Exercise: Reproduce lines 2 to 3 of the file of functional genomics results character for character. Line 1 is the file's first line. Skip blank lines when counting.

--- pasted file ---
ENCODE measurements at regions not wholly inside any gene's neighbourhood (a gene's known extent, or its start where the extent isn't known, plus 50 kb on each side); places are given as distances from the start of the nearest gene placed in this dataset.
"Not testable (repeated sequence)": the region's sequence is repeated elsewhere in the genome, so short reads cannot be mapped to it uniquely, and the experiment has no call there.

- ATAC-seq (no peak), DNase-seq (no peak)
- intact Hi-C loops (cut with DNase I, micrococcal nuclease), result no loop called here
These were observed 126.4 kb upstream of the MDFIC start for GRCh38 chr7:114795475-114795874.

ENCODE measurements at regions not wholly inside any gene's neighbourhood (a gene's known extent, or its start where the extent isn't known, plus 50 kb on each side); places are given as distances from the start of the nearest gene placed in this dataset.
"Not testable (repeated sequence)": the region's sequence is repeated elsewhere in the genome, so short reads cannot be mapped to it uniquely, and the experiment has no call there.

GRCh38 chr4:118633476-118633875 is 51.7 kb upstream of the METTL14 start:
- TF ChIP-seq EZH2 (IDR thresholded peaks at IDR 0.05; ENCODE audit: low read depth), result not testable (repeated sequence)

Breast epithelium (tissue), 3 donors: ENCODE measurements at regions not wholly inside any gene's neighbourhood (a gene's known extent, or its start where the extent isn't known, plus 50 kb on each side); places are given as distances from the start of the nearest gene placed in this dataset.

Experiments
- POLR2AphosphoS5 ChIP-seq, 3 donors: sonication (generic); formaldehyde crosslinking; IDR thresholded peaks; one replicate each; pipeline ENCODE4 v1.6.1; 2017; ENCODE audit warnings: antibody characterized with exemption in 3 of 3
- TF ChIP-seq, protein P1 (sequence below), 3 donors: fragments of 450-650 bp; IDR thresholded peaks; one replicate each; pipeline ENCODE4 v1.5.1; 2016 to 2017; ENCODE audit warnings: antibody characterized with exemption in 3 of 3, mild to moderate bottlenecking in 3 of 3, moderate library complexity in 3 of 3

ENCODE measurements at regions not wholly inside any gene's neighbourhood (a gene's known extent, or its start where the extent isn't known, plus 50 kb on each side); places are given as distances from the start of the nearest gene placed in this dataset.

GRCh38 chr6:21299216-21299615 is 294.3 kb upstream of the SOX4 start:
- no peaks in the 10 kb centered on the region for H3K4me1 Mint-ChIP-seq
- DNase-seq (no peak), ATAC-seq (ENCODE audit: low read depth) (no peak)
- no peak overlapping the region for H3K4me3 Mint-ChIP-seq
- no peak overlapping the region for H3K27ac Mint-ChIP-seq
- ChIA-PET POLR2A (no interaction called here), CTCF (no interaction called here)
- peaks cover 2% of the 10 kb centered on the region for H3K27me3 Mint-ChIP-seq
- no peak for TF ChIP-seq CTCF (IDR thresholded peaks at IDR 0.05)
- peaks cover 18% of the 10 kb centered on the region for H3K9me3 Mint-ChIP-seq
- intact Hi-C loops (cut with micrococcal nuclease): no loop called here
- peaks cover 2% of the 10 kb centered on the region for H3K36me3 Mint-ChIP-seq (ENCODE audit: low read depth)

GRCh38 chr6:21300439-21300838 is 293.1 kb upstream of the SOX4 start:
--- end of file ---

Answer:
"Not testable (repeated sequence)": the region's sequence is repeated elsewhere in the genome, so short reads cannot be mapped to it uniquely, and the experiment has no call there.

- ATAC-seq (no peak), DNase-seq (no peak)